Judd Gregg: Return of the adults

Judd Gregg: Return of the adults
© Greg Nash

Has the heyday of hysterical hyperbole ended?  

Is Steve Bannon on the wane? 

Have Sen. Ted CruzRafael (Ted) Edward CruzState Department's top arms control official leaving Sanders NASA plan is definitely Earth first Trump judicial picks face rare GOP opposition MORE’s (R-Texas) Republican colleagues tired of the marginalization he brings forth? 


Is the policy of never voting for anything that could pass, as espoused by Sen. Rand PaulRandal (Rand) Howard PaulOn The Money: House votes to avert shutdown, fund government through November | Judge blocks California law requiring Trump tax returns | Senate panel approves three spending bills Paul objection snags confirmation of former McConnell staffer Defense bill talks set to start amid wall fight MORE (R-Ky.), becoming passé? 


Have even the socialist diatribes of Sen. Elizabeth WarrenElizabeth Ann WarrenWarren overtakes Biden in Iowa for first time: poll Warren avoids attacks while building momentum Sanders unveils plan to eliminate Americans' medical debt MORE (D-Mass.) rendered her less resonant?

Who knows? But at least it now seems as if there is some hope that the adults have decided to get back in the game. 

As a result, the American people may actually get what they want and need: a government that governs for their benefit and wellbeing.

The recent agreement between Sen. Lamar AlexanderAndrew (Lamar) Lamar AlexanderDemocrats hit Scalia over LGBTQ rights Here are the lawmakers who aren't seeking reelection in 2020 EXCLUSIVE: Swing-state voters oppose 'surprise' medical bill legislation, Trump pollster warns MORE (R-Tenn.) and Sen. Patty MurrayPatricia (Patty) Lynn MurrayDemocrats hit Scalia over LGBTQ rights EXCLUSIVE: Swing-state voters oppose 'surprise' medical bill legislation, Trump pollster warns Overnight Health Care: Juul's lobbying efforts fall short as Trump moves to ban flavored e-cigarettes | Facebook removes fact check from anti-abortion video after criticism | Poll: Most Democrats want presidential candidate who would build on ObamaCare MORE (D-Wash.), which was initially endorsed by President Trump, is a light in the wilderness of congressional dysfunction.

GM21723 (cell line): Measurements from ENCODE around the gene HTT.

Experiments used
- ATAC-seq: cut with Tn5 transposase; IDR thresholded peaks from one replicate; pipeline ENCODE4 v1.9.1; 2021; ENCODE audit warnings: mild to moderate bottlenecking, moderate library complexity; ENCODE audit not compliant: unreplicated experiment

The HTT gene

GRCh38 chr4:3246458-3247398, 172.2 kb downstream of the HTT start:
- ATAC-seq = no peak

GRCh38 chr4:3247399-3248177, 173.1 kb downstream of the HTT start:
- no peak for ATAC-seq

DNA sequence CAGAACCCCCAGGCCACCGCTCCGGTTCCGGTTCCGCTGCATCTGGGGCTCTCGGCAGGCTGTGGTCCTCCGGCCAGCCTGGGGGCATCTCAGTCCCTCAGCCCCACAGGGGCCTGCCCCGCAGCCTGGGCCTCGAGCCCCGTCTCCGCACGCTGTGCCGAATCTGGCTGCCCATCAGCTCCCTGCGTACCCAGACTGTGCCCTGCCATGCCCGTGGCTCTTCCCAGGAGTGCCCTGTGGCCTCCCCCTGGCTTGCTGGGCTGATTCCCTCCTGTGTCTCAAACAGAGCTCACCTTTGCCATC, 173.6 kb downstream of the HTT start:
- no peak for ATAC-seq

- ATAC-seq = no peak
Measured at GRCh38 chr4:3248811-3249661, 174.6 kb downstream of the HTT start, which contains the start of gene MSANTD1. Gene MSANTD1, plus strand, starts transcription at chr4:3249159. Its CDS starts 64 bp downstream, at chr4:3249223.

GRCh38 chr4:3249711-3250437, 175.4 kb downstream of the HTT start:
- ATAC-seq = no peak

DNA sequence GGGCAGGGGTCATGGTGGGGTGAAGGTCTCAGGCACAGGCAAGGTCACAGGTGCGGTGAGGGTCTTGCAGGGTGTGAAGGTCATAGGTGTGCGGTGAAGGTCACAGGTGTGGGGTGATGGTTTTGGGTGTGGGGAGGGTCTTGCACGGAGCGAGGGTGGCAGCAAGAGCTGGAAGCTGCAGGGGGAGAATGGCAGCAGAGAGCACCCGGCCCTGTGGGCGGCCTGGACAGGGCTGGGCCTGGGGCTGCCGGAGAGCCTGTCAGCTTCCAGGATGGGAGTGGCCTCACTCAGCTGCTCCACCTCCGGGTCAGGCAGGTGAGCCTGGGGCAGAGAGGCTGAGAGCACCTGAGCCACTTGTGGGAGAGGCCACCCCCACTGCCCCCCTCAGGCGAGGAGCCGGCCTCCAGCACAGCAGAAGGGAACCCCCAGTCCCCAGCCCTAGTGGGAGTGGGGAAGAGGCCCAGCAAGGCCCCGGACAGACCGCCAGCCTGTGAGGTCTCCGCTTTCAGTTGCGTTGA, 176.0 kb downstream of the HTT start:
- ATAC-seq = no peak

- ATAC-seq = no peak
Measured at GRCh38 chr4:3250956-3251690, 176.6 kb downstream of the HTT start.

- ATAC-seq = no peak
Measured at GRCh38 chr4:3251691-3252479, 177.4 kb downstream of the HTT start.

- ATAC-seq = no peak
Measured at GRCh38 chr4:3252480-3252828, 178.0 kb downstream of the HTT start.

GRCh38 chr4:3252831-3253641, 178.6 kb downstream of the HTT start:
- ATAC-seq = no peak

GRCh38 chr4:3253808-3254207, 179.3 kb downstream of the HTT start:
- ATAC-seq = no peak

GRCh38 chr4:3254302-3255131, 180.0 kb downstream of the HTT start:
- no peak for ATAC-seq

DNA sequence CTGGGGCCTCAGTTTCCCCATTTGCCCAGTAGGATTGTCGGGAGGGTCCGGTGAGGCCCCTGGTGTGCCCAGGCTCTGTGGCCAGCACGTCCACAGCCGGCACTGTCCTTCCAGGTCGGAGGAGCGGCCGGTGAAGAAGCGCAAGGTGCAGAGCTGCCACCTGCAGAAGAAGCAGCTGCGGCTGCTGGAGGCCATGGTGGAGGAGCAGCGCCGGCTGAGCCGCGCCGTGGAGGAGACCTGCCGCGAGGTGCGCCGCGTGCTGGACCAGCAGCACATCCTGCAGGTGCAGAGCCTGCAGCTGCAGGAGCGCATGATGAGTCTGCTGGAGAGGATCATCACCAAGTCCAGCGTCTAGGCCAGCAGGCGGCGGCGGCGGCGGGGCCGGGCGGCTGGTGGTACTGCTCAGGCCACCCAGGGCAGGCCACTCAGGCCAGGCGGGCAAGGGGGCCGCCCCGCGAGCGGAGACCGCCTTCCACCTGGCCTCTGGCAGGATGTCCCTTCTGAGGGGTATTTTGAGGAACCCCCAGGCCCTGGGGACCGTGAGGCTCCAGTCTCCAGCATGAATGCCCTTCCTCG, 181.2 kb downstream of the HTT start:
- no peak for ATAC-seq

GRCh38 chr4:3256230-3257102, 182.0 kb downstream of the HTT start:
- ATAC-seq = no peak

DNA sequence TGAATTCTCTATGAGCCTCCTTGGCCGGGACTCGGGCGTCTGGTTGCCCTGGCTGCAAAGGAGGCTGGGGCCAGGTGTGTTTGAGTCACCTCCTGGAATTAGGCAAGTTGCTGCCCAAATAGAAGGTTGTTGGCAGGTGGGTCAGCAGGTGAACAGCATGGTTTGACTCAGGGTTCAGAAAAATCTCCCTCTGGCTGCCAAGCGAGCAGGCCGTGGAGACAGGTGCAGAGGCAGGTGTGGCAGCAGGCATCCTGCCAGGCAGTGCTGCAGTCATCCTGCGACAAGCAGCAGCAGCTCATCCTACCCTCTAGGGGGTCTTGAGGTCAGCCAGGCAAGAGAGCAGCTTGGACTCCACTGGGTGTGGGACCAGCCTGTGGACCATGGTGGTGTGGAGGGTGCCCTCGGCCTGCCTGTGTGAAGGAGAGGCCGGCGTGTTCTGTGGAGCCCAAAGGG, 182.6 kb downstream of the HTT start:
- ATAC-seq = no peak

Hardliners of right and left of course complain about this agreement.  

To conservatives, the fact that it is not an outright repeal of ObamaCare, and indeed continues the subsidies of insurance policies that cover people who are in the exchanges, reflects capitulation to the Democrats.

This is true, in part.

But what is also true is that the subsidies of insurance coverage that benefit many Americans are difficult to withdraw. If they are simply cancelled, as some conservatives advocate, the savings will be illusory.    

This is because none of the Republican plans — all of which have failed, to date — really puts a dent in the cost attributed to those subsidies. They simply move around the way those subsidies are doled out.  

Whether conservatives like it or not, subsidies once given to large numbers of Americans for anything — whether it is Medicare, social security or in this case basic insurance coverage — are almost never significantly reduced. 

The Democrats understood this when they passed ObamaCare.

Their goal was to add millions of Americans to a subsidized system and hope that, when it failed, “single-payer healthcare” would be the default option.  

Liberals did not plan on President Trump or a Republican Congress.  

But what conservatives must realize is that the American people want their healthcare coverage. They expect it to be affordable, which means for many it must be subsidized.  

The issue is how to better deliver healthcare using the market rather then having the Obama-era top-down government controls. If this is accomplished, then the constantly rising costs of healthcare can be controlled and savings to the federal budget will be made. 

Obtaining this goal is what replacing ObamaCare should be about.

Where conservatives win in the Alexander bill is in changing fundamentally the relationship between the states and the federal government in the control of Medicaid and its delivery — including the opportunity to insert more private sector discipline into the costs that drive the system. 

The agreement gives states significant flexibility to write their own Medicaid programs.  

In Republican-controlled states, at least, freed of federal bureaucratic excess, this will mean more coverage of more people at lower costs, partly through using private sector incentives.

It is a big deal. 

Ironically, the president initially understood this better than those purists of the right who miss the point of governing, which is to get something good done.  

The changes that will come from states controlling their own destiny as they wrestle with delivering healthcare could be significant, constructive, creative and good.

In many states, conservative governors and legislatures, no longer subservient to federal bureaucrats, will show they can deliver a better healthcare system at a more affordable cost. 

It is called federalism. It is what conservatives were sent to Washington to foster.

Let’s hope that this agreement is the beginning of other efforts to move towards a government that works, rather then one that is self-destructive. 

In some cases, this may require the trade-offs that create bipartisan deals.  

Such bipartisanship is of course anathema to many on the left and the right. 

But for Republicans who want to retain control of the government and deliver on major parts of their conservative agenda, the way forward is to govern.   

Sen. Alexander has set out a path to do this. Hopefully it will be taken.

Judd Gregg (R) is a former governor and three-term senator from New Hampshire who served as chairman and ranking member of the Senate Budget Committee, and as ranking member of the Senate Appropriations Foreign Operations subcommittee.